Back to list

European green woodpecker

Picus viridis

Photo: European green woodpecker
Weights and measures
Length 32 cm
Weight from 185 to 250 g
Wingspan 51 cm
Animal description
The European green woodpecker (Picus viridis) is a captivating bird species that is part of the woodpecker family, Picidae. Renowned for its vibrant plumage and distinctive behavior, this bird is a common sight across Europe and parts of Asia, thriving in a wide range of habitats that include deciduous forests, parklands, and even gardens. The species is notable for its striking appearance, fascinating habits, and the iconic "laughing" call that resonates through its natural habitats.

Physical Description

The European green woodpecker measures approximately 30-36 cm in length, making it one of the larger species of woodpeckers found in its range. It possesses a robust body, a strong, chisel-like beak designed for pecking wood, and zygodactyl feet—two toes facing forward and two backward, which aids in gripping tree trunks and branches.

The plumage of this species is primarily a vivid green on the upper parts, blending seamlessly into the environment. The underparts are lighter, often showing a greyish or yellowish tinge. One of the most striking features of the European green woodpecker is its bright red crown, which is more pronounced in males, who also sport a red moustachial stripe. Females have a similar but usually less vibrant crown and lack the red moustachial stripe, displaying a black one instead. Both sexes have a black eye mask that contrasts sharply with their light-colored irises, adding to their distinctive appearance.

Behavior and Ecology

The European green woodpecker leads a predominantly solitary life, although pairs are formed during the breeding season. Unlike many other woodpecker species, it spends a significant amount of time foraging on the ground, primarily feeding on ants and their larvae. Its long, sticky tongue, which can extend far beyond the beak, is specially adapted for extracting insects from crevices in the bark of trees and from within ant nests.

The bird's drumming on tree trunks, a behavior common to woodpeckers, is less frequent in the European green woodpecker compared to its relatives. This is partly because it uses this behavior more for communication rather than for foraging. The species is also known for its distinctive call, often described as a loud, laughing "yaffle," which has ingrained itself into folklore and popular culture in regions where the bird is common.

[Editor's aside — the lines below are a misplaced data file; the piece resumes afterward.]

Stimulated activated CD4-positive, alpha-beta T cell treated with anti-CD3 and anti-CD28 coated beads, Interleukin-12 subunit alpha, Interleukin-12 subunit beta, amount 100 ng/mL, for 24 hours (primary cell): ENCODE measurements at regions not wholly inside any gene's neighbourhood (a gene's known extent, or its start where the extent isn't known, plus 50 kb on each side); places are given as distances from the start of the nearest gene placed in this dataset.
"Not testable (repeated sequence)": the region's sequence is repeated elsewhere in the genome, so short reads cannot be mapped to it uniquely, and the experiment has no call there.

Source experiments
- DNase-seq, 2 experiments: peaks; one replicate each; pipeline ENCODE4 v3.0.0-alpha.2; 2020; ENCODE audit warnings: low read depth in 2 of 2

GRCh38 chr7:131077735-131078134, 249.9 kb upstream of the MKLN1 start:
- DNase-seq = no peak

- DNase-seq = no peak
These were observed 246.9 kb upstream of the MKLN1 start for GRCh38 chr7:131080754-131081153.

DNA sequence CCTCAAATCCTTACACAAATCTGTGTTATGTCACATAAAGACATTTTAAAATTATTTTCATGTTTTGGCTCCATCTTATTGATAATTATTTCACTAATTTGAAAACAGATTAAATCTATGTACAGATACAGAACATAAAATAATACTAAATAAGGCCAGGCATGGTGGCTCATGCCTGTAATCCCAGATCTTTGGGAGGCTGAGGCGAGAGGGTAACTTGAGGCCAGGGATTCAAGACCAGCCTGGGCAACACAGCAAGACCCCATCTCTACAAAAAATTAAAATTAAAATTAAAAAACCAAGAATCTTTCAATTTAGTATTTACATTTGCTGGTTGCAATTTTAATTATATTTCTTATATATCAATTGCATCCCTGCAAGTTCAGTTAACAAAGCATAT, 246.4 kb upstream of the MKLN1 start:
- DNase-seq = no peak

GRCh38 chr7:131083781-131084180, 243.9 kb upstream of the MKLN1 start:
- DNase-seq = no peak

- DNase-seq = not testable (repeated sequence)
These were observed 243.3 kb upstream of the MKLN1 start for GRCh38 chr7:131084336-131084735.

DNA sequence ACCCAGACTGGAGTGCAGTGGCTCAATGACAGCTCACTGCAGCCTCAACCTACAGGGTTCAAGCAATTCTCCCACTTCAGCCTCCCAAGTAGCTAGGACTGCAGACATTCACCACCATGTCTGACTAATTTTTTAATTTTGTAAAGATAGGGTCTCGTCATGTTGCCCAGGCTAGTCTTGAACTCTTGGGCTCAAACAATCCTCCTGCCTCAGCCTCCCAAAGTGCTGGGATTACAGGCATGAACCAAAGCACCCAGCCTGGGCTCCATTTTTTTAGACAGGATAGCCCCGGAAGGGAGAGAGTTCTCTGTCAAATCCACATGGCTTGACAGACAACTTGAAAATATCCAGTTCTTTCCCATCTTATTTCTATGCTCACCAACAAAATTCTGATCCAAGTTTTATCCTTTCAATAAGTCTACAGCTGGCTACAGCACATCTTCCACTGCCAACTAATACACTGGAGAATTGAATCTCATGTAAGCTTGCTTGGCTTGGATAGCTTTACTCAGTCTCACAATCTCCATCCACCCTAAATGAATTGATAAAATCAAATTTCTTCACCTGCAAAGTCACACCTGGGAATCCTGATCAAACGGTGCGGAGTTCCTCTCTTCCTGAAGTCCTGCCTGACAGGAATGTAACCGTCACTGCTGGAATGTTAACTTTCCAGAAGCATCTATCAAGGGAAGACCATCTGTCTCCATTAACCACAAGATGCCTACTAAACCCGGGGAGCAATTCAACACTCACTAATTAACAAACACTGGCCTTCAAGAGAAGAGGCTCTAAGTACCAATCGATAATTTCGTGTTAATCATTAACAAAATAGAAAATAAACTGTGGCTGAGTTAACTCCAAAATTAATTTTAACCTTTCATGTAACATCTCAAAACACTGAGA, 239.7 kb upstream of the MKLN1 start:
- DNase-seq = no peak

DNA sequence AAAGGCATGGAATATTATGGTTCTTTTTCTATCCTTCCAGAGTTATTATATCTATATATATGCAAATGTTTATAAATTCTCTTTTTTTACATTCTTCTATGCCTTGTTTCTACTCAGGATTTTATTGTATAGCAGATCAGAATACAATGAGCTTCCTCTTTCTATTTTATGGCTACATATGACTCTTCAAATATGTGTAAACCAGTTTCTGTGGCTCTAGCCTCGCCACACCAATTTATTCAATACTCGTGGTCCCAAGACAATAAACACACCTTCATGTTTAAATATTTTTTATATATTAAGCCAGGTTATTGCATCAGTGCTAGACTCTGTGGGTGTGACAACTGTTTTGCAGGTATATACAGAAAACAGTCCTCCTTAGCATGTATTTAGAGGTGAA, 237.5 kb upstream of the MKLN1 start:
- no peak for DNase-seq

Breeding season for the European green woodpecker begins in early spring. The birds are monogamous, with pairs forming strong bonds. They nest in cavities that are usually excavated by the male in dead or decaying trees. The female lays a clutch of 4-6 white eggs, which both parents incubate for about 14-18 days. Once hatched, the chicks are altricial, meaning they are born blind and featherless, completely dependent on their parents for food and protection. Both parents are involved in feeding the chicks, which fledge approximately 21-24 days after hatching but may remain with the parents for a period thereafter.

Conservation Status

Currently, the European green woodpecker is classified as Least Concern by the International Union for Conservation of Nature (IUCN), indicating that it is not at immediate risk of widespread decline. However, like many species, it faces threats from habitat loss and fragmentation, particularly due to the removal of dead wood from forests which impacts nesting sites and food availability. Conservation efforts aimed at preserving natural habitats and promoting biodiversity are vital to ensure the continued survival of this species and the myriad other creatures that share its ecosystem.

In summary, the European green woodpecker is a remarkable bird, both in appearance and behavior. Its vivid green plumage, distinctive calls, and unique foraging habits make it a fascinating subject for birdwatchers and nature enthusiasts. As an integral part of its ecosystem, efforts to conserve its natural habitats are crucial for the preservation of this striking species.
Map of occurrence
Photo: European green woodpecker - occurrence
New photos of animals